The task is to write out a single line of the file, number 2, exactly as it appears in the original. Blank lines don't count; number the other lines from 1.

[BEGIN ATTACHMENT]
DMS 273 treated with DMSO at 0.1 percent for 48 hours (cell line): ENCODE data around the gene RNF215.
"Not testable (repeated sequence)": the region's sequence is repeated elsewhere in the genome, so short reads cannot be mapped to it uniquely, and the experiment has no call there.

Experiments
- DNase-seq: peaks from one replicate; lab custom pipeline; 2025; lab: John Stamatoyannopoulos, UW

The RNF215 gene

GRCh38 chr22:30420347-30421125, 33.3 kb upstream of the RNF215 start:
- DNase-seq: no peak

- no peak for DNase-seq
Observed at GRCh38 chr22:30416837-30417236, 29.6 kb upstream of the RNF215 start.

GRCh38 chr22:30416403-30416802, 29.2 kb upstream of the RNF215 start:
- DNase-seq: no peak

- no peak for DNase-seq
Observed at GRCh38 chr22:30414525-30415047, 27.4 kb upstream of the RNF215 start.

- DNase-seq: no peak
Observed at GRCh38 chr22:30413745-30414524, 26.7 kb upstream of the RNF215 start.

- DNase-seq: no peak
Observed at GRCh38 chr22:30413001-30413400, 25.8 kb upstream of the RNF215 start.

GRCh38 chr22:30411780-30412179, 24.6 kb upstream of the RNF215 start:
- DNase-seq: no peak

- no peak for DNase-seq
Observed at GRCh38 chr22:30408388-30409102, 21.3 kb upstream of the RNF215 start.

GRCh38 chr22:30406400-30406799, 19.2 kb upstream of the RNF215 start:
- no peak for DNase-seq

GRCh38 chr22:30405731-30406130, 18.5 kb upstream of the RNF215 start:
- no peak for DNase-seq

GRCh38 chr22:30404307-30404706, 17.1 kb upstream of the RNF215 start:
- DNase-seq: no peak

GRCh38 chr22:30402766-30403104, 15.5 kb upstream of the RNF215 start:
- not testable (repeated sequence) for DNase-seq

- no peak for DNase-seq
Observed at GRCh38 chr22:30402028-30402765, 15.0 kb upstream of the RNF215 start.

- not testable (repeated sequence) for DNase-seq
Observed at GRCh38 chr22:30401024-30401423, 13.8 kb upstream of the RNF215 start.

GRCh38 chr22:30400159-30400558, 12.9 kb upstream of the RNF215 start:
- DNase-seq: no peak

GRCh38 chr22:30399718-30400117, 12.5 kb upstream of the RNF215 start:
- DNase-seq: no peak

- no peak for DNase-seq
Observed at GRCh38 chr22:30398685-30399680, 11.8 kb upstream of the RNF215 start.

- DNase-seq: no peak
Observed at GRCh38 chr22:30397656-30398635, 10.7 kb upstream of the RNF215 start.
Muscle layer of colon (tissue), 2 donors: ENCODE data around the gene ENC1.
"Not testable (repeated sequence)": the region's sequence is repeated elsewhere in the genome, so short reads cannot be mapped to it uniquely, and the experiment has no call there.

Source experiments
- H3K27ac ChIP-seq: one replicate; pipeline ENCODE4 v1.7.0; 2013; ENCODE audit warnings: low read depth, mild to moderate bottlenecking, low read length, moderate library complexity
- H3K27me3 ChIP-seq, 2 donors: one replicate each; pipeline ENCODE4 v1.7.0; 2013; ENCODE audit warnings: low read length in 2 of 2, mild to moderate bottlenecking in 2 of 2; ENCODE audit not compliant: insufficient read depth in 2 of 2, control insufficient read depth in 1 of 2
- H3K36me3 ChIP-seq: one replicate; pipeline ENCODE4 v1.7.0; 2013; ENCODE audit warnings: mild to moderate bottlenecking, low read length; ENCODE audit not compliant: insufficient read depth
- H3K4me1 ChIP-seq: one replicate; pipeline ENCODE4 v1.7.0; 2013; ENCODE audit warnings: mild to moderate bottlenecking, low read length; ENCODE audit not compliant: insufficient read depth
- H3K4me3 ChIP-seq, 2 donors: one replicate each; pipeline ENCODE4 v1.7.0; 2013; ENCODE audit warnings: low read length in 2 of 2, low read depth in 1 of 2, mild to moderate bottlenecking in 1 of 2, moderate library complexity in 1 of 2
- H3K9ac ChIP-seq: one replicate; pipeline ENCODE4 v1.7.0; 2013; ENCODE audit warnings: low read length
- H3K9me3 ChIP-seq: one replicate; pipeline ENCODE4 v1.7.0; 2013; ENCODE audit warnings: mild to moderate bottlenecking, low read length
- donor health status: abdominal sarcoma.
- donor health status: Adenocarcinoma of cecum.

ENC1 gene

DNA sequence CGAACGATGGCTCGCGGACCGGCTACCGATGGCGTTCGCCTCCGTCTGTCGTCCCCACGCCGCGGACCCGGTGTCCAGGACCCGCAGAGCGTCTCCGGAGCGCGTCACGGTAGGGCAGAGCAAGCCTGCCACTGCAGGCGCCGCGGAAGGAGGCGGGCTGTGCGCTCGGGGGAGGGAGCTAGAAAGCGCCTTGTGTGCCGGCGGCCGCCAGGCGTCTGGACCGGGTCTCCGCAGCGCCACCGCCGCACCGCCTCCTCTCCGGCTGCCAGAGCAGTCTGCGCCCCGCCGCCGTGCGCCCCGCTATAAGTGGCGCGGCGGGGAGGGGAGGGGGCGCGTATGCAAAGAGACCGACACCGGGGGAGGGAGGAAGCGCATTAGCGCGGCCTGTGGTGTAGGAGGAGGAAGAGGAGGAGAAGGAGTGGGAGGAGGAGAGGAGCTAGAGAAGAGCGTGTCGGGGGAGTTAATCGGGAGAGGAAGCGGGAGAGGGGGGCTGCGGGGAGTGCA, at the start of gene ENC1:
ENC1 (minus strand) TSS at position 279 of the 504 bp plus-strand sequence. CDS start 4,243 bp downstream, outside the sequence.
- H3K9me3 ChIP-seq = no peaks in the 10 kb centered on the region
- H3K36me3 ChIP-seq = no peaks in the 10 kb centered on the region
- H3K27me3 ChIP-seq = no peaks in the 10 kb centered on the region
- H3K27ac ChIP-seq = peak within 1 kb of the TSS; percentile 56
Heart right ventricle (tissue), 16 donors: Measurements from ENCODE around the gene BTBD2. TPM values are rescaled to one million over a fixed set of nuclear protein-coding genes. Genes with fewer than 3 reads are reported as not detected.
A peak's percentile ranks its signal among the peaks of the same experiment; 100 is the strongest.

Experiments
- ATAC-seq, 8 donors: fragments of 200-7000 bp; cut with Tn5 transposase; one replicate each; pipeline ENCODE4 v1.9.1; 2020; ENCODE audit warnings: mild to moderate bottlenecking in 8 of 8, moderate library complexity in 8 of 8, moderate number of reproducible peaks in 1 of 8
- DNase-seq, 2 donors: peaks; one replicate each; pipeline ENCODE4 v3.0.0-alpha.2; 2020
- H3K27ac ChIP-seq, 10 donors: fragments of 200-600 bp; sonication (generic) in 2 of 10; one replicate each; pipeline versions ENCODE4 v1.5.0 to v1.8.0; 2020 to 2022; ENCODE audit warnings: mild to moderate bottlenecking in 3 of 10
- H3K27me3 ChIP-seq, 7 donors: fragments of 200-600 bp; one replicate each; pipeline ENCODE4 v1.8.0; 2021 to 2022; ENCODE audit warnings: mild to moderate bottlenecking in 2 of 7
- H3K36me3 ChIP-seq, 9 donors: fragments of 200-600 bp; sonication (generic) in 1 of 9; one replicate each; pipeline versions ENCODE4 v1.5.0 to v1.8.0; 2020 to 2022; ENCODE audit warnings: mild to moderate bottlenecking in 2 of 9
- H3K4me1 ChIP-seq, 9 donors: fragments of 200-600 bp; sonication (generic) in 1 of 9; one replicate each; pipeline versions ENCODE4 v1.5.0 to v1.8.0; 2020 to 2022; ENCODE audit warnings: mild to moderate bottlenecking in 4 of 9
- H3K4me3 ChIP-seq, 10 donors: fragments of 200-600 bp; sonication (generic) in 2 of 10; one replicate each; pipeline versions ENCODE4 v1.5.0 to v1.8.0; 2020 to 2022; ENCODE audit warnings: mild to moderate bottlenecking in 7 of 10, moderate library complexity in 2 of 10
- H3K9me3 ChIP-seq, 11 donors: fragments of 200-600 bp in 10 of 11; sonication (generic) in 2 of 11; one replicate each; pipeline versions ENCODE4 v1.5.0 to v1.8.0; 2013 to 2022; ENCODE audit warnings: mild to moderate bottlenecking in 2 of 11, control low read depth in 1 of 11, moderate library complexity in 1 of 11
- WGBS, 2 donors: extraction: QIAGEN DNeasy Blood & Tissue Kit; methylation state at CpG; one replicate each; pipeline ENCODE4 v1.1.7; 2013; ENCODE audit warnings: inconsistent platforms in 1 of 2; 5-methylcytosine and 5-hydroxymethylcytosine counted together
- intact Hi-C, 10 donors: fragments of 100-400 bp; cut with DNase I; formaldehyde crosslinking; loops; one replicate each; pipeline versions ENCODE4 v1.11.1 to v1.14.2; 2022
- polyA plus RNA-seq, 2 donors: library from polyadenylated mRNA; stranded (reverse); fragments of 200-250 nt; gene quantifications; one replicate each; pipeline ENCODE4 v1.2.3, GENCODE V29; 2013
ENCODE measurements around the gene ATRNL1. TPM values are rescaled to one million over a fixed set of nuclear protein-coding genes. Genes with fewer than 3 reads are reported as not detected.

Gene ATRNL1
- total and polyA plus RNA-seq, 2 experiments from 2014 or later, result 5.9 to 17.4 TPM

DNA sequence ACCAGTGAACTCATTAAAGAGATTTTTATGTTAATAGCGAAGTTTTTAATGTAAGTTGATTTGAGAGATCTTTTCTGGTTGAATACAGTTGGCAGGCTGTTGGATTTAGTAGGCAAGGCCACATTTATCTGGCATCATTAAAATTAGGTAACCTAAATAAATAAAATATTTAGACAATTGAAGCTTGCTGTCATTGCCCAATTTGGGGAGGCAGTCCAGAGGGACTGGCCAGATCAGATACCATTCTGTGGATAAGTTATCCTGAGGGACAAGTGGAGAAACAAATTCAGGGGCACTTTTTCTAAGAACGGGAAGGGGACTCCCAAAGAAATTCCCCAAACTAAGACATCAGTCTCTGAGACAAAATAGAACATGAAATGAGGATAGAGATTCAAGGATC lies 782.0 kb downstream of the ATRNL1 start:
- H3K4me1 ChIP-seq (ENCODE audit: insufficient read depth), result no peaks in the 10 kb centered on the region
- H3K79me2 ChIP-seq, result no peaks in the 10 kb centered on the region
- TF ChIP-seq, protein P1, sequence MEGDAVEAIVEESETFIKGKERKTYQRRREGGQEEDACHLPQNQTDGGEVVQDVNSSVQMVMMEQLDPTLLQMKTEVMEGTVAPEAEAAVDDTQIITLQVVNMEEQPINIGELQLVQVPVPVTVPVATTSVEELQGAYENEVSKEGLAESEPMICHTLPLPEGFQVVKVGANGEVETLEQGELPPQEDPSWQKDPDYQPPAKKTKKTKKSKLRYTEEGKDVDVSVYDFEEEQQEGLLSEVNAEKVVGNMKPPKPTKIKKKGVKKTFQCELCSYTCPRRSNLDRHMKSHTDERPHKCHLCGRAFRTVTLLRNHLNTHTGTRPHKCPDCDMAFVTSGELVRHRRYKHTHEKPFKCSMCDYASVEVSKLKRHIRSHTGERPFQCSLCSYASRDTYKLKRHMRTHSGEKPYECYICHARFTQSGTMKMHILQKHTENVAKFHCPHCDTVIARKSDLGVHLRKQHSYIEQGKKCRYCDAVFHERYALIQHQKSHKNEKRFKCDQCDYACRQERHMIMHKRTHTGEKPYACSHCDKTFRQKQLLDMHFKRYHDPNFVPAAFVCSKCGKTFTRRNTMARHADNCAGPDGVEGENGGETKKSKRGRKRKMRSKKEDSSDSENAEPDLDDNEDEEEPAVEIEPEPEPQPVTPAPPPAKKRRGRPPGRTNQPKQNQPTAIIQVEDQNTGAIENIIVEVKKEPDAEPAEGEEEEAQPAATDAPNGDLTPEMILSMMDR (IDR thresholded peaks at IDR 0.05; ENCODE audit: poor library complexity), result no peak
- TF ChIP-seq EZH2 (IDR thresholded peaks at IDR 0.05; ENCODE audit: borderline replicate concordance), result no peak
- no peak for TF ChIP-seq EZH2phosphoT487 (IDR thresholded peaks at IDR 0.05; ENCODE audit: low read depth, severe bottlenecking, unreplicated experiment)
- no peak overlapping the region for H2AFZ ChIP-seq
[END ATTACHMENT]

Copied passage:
"Not testable (repeated sequence)": the region's sequence is repeated elsewhere in the genome, so short reads cannot be mapped to it uniquely, and the experiment has no call there.